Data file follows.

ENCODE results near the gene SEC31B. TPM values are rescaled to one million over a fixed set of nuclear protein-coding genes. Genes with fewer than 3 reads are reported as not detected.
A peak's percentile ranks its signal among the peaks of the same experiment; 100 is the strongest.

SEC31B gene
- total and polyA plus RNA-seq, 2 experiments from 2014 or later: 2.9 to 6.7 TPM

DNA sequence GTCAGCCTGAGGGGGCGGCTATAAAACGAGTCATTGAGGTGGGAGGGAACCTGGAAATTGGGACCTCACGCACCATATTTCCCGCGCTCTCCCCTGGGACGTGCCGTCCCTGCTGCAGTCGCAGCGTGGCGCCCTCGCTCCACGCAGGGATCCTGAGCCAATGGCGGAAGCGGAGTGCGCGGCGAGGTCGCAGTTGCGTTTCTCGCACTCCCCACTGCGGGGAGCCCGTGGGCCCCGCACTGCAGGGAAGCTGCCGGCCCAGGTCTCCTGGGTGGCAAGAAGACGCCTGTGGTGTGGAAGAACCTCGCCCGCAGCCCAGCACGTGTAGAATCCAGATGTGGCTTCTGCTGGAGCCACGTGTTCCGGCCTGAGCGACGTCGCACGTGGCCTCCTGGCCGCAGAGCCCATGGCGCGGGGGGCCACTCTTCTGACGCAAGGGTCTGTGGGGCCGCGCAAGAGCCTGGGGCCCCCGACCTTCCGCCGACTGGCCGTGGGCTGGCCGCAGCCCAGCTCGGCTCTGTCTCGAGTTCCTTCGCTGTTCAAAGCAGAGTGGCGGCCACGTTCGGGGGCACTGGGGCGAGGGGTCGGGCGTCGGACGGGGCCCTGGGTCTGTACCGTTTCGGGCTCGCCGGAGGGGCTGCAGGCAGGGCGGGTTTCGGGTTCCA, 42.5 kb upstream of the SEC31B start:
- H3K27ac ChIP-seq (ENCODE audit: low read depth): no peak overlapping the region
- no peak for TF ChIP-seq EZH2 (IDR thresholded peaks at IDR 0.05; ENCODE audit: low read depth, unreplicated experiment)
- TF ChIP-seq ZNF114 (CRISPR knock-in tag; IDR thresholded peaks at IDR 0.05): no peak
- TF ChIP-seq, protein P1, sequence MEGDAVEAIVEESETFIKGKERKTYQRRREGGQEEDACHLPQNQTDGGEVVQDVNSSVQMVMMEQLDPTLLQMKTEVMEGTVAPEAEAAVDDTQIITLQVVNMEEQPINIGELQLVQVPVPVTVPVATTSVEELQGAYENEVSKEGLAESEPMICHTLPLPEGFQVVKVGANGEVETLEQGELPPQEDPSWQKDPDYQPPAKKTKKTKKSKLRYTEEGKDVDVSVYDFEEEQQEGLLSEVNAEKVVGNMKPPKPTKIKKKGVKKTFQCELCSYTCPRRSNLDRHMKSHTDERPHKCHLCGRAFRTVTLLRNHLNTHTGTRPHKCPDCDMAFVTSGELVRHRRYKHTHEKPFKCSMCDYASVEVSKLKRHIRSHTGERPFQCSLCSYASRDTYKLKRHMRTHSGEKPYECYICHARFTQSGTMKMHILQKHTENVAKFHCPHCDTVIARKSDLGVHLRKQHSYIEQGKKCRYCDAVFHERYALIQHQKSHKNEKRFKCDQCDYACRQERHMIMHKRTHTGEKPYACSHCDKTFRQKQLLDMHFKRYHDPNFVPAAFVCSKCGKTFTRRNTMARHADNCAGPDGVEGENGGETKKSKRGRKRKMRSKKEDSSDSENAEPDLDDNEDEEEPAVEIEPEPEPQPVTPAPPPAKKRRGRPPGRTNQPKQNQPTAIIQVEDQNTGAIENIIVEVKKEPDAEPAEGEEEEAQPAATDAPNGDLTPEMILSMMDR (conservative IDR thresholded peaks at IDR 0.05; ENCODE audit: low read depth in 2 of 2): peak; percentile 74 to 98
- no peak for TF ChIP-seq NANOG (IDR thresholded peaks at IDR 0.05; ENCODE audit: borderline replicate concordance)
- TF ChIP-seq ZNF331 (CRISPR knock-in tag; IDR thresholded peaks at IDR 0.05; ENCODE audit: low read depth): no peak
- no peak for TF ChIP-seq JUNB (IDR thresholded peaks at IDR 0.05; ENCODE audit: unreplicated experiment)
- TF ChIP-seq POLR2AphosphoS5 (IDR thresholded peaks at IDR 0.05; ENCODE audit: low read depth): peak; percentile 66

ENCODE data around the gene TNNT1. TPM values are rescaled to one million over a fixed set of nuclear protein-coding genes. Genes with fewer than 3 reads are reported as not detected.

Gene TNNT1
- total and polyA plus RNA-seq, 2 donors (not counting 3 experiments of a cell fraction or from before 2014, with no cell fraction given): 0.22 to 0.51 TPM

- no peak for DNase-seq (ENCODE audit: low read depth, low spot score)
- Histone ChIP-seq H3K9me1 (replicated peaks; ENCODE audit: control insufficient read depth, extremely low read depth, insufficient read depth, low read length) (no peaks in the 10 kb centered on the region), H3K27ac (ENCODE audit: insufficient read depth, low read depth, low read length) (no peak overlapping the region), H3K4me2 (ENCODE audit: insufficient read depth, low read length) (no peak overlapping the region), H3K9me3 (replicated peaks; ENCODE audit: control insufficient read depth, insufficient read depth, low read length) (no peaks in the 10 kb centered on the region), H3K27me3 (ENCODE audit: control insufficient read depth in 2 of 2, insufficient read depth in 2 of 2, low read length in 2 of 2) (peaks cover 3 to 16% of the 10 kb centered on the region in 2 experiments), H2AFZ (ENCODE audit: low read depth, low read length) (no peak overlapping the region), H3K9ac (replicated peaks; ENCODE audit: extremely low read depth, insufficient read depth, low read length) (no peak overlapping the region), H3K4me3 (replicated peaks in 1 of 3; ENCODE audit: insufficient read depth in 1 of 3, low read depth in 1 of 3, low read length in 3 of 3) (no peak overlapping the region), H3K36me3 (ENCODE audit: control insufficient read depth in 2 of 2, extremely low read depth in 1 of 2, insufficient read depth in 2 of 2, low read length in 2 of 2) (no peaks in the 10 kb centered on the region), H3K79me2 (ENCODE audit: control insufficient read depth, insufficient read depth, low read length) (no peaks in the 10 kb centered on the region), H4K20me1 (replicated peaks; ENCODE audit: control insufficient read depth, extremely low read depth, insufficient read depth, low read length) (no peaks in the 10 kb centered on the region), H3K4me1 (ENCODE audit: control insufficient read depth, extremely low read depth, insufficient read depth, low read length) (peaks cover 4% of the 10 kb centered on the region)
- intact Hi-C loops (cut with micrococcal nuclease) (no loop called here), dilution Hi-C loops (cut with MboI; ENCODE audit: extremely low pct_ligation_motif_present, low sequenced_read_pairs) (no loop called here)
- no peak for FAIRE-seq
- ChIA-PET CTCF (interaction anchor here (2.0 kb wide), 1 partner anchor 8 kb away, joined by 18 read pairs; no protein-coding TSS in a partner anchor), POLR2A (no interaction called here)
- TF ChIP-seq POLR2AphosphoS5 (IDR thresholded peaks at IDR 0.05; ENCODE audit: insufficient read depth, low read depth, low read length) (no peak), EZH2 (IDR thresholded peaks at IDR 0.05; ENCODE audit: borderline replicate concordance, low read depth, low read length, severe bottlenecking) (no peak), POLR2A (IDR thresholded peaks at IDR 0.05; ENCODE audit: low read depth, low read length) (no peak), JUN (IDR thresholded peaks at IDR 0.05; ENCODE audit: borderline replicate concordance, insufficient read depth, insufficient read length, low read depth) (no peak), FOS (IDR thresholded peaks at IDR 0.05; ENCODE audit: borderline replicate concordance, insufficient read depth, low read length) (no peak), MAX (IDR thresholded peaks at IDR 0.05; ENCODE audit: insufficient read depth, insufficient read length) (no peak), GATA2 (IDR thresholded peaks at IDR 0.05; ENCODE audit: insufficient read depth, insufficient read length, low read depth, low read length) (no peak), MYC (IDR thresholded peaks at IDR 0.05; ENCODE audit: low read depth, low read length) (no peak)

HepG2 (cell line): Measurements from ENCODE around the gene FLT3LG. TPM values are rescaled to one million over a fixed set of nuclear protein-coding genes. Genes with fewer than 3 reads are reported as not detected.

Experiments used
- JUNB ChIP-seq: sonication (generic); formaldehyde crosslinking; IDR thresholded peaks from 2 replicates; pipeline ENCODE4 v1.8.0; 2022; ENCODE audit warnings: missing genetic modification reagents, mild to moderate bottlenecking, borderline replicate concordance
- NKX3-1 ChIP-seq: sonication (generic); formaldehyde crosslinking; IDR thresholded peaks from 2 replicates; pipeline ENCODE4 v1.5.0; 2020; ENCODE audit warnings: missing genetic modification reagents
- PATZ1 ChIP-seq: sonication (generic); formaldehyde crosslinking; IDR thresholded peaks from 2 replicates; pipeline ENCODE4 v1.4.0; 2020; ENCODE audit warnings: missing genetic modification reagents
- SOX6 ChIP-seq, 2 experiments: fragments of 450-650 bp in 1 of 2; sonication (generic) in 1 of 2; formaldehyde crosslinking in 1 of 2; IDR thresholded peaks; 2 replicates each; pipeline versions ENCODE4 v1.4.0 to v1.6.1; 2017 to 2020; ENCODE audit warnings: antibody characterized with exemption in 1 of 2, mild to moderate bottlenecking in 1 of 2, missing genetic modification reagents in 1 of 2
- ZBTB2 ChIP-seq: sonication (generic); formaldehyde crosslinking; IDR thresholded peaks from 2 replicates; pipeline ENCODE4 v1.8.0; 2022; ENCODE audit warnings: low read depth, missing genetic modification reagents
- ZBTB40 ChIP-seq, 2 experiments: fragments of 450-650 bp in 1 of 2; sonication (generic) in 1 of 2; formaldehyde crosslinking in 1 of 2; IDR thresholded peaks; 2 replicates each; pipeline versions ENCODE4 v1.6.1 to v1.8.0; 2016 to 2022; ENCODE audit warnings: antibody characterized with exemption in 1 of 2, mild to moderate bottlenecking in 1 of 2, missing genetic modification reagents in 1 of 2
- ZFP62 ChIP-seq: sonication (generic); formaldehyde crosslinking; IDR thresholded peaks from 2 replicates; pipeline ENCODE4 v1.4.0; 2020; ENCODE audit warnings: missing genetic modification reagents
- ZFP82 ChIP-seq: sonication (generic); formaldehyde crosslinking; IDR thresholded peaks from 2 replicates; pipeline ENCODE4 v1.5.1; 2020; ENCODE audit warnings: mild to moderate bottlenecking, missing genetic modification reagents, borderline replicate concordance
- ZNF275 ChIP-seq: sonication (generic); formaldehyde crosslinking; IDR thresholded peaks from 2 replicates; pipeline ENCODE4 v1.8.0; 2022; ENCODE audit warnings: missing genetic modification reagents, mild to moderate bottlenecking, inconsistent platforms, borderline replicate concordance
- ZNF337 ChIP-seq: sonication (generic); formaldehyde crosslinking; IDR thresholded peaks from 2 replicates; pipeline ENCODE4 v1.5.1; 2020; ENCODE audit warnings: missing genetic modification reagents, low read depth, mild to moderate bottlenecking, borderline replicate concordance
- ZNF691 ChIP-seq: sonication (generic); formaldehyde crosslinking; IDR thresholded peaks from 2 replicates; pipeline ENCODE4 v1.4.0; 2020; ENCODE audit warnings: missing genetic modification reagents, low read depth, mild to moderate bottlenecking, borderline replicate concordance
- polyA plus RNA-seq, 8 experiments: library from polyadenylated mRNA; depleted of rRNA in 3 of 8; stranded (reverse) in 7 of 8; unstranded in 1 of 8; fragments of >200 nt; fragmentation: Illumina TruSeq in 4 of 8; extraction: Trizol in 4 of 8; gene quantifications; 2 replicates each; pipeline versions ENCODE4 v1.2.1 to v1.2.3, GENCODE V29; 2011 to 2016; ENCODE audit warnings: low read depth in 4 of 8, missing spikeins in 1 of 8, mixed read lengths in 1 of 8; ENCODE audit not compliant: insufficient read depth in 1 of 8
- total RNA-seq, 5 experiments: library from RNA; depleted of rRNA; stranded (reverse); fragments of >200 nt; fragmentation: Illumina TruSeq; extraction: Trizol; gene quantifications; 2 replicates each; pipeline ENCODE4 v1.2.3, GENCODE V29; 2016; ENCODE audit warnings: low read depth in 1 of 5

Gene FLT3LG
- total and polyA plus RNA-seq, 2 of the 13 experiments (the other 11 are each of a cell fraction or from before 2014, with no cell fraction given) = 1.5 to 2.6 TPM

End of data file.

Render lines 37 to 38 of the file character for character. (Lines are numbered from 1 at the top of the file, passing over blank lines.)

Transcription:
- total RNA-seq, 5 experiments: library from RNA; depleted of rRNA; stranded (reverse); fragments of >200 nt; fragmentation: Illumina TruSeq; extraction: Trizol; gene quantifications; 2 replicates each; pipeline ENCODE4 v1.2.3, GENCODE V29; 2016; ENCODE audit warnings: low read depth in 1 of 5

Gene FLT3LG